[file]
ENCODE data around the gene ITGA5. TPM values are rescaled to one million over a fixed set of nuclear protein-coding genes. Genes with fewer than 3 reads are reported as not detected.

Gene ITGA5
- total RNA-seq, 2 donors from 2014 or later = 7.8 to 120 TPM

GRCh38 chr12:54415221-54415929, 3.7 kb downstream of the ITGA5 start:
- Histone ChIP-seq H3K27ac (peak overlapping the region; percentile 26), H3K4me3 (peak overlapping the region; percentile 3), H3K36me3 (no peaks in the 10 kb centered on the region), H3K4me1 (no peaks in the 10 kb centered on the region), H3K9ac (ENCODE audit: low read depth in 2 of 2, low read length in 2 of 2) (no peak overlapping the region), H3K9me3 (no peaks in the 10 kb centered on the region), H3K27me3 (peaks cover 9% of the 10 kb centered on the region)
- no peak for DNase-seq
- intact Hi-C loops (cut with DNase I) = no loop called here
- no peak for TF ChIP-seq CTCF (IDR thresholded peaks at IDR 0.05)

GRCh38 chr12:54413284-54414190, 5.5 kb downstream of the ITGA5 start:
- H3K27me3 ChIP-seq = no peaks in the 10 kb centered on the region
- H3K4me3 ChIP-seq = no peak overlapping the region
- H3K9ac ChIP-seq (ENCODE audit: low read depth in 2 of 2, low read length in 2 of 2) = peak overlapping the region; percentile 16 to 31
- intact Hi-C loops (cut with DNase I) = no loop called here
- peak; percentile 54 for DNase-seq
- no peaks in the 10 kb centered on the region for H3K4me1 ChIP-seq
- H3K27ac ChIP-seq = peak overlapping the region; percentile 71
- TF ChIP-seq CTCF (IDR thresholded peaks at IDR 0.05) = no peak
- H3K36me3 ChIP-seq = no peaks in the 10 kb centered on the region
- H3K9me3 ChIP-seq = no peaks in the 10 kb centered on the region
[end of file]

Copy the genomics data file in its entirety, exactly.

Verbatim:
ENCODE data around the gene ITGA5. TPM values are rescaled to one million over a fixed set of nuclear protein-coding genes. Genes with fewer than 3 reads are reported as not detected.

Gene ITGA5
- total RNA-seq, 2 donors from 2014 or later = 7.8 to 120 TPM

GRCh38 chr12:54415221-54415929, 3.7 kb downstream of the ITGA5 start:
- Histone ChIP-seq H3K27ac (peak overlapping the region; percentile 26), H3K4me3 (peak overlapping the region; percentile 3), H3K36me3 (no peaks in the 10 kb centered on the region), H3K4me1 (no peaks in the 10 kb centered on the region), H3K9ac (ENCODE audit: low read depth in 2 of 2, low read length in 2 of 2) (no peak overlapping the region), H3K9me3 (no peaks in the 10 kb centered on the region), H3K27me3 (peaks cover 9% of the 10 kb centered on the region)
- no peak for DNase-seq
- intact Hi-C loops (cut with DNase I) = no loop called here
- no peak for TF ChIP-seq CTCF (IDR thresholded peaks at IDR 0.05)

GRCh38 chr12:54413284-54414190, 5.5 kb downstream of the ITGA5 start:
- H3K27me3 ChIP-seq = no peaks in the 10 kb centered on the region
- H3K4me3 ChIP-seq = no peak overlapping the region
- H3K9ac ChIP-seq (ENCODE audit: low read depth in 2 of 2, low read length in 2 of 2) = peak overlapping the region; percentile 16 to 31
- intact Hi-C loops (cut with DNase I) = no loop called here
- peak; percentile 54 for DNase-seq
- no peaks in the 10 kb centered on the region for H3K4me1 ChIP-seq
- H3K27ac ChIP-seq = peak overlapping the region; percentile 71
- TF ChIP-seq CTCF (IDR thresholded peaks at IDR 0.05) = no peak
- H3K36me3 ChIP-seq = no peaks in the 10 kb centered on the region
- H3K9me3 ChIP-seq = no peaks in the 10 kb centered on the region